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Oral Presentations: Secondary Health Conditions II

Track 1
Thursday, September 3, 2020
3:00 PM - 4:30 PM
Auditorium - Track 1


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Dr. Ilaria Baroncini
Montecatone Rehabilitation Institute

Correlation between pre-injury comorbidities, post-injury complications in SCI patients and the realization of the rehabilitation potential during acute phase hospitalization calculated using the SCI-ARMI algorithm

3:00 PM - 3:15 PM


INTRODUCTION: Recovery after spinal cord injury depends in part on inherent mechanisms in the spinal cord itself and in part on adequate rehabilitation treatment.
The SCI-ARMI index quantifies the achievement of skills and assesses the patient’s rehabilitation potential regardless of spontaneous neurological recovery. The SCI-ARMI index, calculated at a given moment, expresses the percentage of the theoretical maximum recovery for that patient.
This prospective and multicenter observational study aims to investigate how this index changes during hospitalization and which parameters have an influence on it and, consequently, on the chances of recovery.
METHODS: We present preliminary results on 186 SCI patients in the acute phase (within 30 days from injury), admitted to two Italian spinal units, aged ≥ 18 years, suffering from SCI of any etiology (both traumatic and non-traumatic) and of any neurological level, complete or incomplete, classified as AIS A (38.2%), B (11.8%), C (18.8%), D (31.2%) according to the ISNCSCI criteria. In particular, 137 men and 49 women, with an average age of 50.22, range 18-84. 127 suffer from traumatic SCI of which 84 with associated lesions, and 59 from non-traumatic SCI.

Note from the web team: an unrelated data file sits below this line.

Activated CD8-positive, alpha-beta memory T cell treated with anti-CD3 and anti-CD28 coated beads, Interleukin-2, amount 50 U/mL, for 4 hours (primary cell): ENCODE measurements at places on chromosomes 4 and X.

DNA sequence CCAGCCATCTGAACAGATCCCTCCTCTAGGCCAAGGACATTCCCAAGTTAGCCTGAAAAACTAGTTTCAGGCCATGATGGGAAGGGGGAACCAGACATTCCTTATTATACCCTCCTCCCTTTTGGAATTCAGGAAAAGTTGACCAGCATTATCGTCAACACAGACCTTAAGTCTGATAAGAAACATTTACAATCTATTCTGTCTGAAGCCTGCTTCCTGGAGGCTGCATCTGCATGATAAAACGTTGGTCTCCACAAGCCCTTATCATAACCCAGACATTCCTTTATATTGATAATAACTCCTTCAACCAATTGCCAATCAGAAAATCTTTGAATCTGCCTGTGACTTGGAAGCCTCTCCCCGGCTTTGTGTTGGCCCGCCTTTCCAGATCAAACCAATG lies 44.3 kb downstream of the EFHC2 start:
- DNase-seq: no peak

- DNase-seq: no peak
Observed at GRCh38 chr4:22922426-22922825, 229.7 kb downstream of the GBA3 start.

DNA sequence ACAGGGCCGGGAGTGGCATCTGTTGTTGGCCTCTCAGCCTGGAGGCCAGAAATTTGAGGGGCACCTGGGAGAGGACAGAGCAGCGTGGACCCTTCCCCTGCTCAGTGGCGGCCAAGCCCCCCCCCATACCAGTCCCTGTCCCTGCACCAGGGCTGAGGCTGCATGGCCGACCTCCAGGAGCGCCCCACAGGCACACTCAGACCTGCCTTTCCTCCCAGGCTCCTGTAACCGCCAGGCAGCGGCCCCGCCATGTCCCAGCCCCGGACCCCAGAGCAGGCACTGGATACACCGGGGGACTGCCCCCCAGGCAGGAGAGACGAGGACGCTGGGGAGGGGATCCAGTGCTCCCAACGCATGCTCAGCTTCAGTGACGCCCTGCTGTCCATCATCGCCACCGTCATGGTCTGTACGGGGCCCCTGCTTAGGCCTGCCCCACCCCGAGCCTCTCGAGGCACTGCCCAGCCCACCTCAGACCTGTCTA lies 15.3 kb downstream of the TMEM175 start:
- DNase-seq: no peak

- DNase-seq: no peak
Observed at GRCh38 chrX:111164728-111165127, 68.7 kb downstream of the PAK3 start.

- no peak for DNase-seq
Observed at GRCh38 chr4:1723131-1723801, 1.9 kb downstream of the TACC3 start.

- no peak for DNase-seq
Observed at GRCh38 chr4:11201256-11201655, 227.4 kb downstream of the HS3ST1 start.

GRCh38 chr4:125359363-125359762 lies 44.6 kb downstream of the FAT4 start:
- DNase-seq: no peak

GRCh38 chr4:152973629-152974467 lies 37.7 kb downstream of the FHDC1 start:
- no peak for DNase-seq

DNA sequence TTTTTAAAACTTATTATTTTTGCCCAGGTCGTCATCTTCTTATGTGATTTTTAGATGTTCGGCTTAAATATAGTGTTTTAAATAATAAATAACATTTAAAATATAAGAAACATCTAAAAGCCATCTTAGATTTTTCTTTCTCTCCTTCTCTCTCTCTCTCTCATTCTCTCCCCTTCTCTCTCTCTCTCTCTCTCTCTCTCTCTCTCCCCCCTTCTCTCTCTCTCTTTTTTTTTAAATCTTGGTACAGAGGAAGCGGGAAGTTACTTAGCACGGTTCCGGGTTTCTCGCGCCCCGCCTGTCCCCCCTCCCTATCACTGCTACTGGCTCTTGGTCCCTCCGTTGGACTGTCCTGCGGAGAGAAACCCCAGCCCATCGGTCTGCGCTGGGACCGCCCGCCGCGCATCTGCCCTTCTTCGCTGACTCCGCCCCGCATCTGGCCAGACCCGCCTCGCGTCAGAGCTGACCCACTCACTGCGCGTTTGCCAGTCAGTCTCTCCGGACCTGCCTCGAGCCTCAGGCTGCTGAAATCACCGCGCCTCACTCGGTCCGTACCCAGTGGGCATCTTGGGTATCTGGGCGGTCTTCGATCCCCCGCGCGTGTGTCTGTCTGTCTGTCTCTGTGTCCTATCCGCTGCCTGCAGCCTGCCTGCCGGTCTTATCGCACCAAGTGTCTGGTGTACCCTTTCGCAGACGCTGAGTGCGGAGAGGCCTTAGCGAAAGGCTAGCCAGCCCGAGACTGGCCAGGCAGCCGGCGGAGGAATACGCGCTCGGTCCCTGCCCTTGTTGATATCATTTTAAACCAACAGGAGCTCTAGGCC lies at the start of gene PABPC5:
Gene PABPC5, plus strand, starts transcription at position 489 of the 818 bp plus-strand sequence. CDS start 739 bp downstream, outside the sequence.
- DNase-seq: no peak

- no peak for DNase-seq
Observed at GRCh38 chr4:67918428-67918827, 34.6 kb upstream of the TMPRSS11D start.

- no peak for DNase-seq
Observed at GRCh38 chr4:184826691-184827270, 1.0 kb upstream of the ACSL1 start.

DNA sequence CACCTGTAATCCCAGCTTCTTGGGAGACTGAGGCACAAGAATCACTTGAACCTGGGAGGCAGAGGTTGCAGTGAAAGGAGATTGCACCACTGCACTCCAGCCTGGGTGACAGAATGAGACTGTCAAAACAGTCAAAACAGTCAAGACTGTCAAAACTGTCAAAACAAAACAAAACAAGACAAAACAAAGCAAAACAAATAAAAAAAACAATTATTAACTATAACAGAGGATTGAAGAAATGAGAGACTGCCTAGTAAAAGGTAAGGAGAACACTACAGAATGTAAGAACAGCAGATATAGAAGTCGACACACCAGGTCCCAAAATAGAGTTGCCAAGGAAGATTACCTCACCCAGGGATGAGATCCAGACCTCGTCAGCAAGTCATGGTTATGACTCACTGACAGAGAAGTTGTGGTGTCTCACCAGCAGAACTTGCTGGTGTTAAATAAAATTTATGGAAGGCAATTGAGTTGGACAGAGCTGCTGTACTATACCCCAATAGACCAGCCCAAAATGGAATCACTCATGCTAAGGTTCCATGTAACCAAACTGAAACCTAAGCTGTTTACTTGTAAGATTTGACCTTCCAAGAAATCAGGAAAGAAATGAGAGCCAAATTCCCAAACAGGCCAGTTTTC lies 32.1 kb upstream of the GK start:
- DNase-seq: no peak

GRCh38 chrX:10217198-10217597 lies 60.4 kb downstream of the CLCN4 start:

For each patient, impairment, disability, pre-injury comorbidities and post-injury complications were collected using specific scales.
A multiple regression model was used to identify the predictors of SCI-ARMI variations from admission to discharge from the rehabilitation center.
RESULTS: The mean value of SCI-ARMI increases progressively during hospitalization from admission to discharge with a mean variation of 56.9±25.4.
SCI-ARMI values at admission are significantly lower for patients with traumatic than non-traumatic injuries. These differences are no longer present at discharge.